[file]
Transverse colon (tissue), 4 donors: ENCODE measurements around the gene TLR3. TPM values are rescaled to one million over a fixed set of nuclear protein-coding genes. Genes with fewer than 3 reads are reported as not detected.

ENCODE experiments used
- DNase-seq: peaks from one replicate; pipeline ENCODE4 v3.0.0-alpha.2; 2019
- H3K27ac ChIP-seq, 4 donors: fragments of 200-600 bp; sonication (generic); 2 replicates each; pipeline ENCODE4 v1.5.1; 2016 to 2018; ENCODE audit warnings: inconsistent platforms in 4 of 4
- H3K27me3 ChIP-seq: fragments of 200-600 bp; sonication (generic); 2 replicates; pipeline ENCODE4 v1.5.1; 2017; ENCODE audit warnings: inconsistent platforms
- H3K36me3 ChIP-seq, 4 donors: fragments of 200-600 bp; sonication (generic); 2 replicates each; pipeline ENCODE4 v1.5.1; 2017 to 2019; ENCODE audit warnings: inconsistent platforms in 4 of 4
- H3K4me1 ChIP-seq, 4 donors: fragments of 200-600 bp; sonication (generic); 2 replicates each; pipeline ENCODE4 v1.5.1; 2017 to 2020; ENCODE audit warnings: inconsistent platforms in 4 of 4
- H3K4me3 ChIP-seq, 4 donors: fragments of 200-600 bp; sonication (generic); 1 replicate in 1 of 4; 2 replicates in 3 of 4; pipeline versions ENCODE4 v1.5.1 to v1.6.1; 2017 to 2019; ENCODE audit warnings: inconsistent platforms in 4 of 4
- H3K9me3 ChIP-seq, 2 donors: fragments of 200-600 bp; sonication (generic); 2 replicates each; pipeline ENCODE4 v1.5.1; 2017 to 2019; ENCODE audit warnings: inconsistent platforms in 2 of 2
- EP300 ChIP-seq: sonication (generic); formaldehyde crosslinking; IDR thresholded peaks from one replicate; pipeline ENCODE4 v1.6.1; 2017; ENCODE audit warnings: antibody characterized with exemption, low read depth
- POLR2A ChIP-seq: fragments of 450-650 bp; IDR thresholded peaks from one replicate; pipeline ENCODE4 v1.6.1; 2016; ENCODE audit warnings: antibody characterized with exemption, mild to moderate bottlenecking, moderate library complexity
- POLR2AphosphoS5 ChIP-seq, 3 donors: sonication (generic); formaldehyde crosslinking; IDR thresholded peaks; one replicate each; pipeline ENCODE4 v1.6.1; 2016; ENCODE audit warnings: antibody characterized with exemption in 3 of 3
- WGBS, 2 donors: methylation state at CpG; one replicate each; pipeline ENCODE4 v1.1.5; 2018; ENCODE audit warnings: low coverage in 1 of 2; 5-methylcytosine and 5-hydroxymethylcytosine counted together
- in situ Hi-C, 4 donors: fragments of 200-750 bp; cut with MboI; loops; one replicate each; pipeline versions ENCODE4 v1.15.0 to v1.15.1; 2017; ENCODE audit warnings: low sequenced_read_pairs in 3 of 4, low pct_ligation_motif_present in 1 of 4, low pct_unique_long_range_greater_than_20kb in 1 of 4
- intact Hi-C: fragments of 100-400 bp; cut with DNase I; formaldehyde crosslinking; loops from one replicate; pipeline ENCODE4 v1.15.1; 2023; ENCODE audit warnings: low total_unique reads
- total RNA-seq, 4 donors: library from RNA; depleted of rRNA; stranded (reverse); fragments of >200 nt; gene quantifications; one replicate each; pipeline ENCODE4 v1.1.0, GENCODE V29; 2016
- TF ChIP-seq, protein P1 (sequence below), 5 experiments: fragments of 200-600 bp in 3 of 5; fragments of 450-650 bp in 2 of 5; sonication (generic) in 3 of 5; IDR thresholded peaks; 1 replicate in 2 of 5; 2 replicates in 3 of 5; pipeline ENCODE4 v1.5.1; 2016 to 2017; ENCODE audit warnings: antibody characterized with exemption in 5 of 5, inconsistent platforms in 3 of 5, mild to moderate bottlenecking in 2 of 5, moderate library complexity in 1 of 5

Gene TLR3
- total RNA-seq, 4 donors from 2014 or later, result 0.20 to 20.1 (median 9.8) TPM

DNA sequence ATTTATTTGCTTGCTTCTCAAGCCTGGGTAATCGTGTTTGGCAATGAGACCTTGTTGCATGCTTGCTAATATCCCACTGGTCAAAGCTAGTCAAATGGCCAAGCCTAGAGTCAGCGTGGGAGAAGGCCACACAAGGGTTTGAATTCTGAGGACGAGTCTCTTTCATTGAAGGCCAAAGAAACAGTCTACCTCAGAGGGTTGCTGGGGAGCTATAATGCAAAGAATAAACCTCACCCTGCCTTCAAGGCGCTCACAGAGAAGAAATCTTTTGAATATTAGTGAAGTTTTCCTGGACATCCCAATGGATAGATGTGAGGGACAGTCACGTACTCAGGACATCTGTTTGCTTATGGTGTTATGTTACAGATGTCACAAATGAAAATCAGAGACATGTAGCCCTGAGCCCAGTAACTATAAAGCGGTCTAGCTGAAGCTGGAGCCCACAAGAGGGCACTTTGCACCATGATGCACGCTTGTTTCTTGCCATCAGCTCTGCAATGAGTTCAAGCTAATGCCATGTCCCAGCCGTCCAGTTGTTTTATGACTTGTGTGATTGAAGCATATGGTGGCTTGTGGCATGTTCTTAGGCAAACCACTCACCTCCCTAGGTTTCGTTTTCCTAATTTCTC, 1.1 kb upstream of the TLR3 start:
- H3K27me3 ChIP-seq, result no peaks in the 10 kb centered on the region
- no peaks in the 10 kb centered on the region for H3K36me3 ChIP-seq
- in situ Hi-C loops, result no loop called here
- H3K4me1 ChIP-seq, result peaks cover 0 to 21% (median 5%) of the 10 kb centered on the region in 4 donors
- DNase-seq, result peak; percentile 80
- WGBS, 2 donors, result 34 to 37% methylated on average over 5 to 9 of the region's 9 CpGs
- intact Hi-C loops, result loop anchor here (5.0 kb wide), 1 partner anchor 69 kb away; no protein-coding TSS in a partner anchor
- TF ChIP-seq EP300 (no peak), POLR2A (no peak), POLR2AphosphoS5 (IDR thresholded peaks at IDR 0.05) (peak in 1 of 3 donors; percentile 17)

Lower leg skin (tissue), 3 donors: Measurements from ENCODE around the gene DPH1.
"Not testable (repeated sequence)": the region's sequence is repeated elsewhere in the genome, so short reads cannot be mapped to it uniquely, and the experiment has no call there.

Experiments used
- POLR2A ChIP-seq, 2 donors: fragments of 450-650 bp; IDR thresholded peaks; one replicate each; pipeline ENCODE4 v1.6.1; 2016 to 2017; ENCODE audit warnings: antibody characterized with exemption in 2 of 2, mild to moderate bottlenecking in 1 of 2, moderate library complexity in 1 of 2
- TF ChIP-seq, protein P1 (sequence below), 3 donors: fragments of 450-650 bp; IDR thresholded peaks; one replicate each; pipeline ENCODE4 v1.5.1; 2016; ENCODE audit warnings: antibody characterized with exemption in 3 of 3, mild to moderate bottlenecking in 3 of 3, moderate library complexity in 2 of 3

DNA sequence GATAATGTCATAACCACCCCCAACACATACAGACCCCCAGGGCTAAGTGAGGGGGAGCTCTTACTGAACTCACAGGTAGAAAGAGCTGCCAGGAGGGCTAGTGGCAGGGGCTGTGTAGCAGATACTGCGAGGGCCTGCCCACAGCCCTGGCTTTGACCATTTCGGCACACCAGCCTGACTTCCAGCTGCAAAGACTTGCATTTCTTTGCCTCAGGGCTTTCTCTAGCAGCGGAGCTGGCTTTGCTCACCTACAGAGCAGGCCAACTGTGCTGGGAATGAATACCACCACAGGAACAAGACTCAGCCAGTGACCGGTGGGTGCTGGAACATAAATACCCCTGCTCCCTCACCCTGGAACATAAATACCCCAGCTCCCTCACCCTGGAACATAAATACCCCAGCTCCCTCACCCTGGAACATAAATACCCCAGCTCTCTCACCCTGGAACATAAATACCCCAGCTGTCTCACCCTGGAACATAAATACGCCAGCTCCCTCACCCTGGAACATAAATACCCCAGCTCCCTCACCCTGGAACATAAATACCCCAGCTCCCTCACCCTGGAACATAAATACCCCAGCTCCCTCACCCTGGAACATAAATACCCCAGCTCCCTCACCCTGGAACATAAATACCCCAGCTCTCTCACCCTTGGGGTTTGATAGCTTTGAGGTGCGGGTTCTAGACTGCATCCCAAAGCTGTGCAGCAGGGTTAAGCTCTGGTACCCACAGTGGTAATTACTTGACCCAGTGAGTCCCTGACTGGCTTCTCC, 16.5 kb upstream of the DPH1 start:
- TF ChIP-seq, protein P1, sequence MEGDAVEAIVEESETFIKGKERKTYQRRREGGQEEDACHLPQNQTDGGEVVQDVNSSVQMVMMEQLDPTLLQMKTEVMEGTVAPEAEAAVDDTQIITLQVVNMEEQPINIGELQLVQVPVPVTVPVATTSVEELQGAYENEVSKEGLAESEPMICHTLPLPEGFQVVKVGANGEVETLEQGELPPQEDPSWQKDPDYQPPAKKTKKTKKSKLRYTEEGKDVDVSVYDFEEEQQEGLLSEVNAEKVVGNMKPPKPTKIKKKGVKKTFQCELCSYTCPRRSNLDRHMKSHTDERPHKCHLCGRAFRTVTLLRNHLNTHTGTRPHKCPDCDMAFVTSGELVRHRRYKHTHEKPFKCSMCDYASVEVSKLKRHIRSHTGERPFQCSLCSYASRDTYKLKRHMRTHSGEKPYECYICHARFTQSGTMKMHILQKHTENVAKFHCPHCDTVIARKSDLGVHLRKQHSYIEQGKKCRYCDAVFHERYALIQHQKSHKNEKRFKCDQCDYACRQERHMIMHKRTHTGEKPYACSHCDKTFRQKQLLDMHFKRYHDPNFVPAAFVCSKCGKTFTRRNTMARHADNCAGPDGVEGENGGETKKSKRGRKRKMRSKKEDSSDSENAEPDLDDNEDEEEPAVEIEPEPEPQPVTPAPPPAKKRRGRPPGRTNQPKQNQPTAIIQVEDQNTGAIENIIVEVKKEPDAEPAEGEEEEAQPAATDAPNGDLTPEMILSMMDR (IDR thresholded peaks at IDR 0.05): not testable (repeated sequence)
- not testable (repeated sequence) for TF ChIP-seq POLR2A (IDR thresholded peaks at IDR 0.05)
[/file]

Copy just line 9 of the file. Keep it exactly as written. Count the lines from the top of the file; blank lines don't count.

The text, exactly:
- H3K9me3 ChIP-seq, 2 donors: fragments of 200-600 bp; sonication (generic); 2 replicates each; pipeline ENCODE4 v1.5.1; 2017 to 2019; ENCODE audit warnings: inconsistent platforms in 2 of 2